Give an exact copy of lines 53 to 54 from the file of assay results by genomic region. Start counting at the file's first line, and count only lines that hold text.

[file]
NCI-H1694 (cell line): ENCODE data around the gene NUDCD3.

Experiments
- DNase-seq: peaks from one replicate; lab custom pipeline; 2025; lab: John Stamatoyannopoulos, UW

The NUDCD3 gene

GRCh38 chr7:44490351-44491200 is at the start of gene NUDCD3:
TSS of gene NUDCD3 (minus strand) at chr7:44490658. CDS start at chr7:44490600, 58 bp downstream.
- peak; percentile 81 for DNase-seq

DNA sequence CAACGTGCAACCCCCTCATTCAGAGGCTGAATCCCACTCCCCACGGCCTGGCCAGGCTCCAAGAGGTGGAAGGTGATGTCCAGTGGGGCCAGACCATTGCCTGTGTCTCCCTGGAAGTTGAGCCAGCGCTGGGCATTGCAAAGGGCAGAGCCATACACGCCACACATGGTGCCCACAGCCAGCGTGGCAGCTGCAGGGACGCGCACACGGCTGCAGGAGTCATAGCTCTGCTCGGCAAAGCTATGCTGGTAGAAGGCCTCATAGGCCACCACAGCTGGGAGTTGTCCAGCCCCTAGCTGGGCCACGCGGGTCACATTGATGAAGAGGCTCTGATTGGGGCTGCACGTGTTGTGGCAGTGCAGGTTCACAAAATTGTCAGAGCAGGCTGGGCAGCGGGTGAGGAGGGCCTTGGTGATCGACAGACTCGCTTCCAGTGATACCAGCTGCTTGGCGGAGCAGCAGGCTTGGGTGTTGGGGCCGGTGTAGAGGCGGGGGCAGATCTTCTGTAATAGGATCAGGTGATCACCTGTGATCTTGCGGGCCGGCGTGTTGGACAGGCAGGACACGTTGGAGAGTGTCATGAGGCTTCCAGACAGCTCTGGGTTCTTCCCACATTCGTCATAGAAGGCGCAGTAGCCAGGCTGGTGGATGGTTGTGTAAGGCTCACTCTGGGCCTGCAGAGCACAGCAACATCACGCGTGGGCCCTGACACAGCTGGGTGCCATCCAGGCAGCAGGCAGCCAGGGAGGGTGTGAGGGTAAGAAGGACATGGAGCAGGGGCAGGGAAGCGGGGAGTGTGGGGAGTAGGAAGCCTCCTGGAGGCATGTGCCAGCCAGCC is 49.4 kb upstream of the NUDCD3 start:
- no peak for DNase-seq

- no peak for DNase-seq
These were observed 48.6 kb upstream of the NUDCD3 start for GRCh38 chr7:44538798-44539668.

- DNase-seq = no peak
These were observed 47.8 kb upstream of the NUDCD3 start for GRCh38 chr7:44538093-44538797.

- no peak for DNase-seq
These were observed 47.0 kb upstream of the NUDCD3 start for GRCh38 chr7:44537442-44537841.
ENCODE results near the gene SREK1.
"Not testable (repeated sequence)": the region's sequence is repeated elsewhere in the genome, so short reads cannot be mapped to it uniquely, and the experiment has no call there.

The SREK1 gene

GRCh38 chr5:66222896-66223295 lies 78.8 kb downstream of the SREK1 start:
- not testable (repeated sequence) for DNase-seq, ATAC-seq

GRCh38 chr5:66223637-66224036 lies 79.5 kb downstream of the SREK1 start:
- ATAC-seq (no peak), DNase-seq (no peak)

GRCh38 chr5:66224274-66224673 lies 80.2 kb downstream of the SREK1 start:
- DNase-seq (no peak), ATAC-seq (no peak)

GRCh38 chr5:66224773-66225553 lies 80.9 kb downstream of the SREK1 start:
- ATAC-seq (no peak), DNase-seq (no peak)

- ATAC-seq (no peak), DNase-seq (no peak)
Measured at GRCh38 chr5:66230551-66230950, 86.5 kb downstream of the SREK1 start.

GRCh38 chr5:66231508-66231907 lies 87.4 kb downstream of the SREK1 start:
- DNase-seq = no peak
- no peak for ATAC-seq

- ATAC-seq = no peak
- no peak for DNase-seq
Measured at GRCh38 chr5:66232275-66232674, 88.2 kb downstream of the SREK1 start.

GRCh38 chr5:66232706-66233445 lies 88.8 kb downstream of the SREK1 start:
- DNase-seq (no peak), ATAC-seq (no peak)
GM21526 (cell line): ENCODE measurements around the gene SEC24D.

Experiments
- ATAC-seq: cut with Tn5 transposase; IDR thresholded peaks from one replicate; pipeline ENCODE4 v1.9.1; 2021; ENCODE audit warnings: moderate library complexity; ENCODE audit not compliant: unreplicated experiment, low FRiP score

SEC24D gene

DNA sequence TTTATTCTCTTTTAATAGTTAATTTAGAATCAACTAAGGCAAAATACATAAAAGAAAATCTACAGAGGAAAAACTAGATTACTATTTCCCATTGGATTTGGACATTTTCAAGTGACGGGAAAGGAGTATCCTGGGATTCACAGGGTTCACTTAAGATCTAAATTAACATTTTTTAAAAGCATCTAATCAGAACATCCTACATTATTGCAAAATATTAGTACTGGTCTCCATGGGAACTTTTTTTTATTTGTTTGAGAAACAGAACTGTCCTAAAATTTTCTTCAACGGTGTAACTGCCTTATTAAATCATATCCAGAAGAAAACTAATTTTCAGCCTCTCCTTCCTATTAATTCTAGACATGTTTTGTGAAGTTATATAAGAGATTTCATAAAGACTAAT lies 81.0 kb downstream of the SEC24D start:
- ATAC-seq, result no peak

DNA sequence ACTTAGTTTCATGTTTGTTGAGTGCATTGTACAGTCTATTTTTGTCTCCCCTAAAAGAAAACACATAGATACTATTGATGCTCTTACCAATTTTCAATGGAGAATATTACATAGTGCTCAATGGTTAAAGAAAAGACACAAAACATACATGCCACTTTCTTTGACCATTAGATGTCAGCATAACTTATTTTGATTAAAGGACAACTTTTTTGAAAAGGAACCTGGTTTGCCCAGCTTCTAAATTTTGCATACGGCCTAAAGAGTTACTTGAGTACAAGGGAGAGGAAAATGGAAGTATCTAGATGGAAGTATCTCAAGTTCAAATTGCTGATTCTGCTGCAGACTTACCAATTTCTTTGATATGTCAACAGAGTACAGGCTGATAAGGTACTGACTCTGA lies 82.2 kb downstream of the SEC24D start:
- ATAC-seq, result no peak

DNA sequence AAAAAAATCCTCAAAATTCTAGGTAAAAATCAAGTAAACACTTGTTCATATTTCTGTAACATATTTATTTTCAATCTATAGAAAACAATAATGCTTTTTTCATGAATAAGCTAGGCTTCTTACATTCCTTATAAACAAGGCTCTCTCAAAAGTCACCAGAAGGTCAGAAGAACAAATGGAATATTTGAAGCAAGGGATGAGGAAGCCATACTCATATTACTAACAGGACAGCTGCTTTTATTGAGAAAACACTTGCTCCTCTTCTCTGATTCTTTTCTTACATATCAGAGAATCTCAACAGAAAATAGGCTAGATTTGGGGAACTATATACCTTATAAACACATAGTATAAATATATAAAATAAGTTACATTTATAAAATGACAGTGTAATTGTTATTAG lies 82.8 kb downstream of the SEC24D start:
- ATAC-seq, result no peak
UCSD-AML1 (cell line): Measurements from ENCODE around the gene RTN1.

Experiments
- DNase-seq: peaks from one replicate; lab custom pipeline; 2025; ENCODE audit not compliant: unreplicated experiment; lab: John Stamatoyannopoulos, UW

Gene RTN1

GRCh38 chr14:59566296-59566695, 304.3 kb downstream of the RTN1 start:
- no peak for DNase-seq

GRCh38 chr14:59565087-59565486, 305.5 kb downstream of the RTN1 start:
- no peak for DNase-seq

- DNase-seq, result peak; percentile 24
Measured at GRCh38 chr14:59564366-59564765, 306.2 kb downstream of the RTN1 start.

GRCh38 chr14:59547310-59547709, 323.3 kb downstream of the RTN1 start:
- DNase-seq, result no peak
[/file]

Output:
GRCh38 chr14:59565087-59565486, 305.5 kb downstream of the RTN1 start:
- no peak for DNase-seq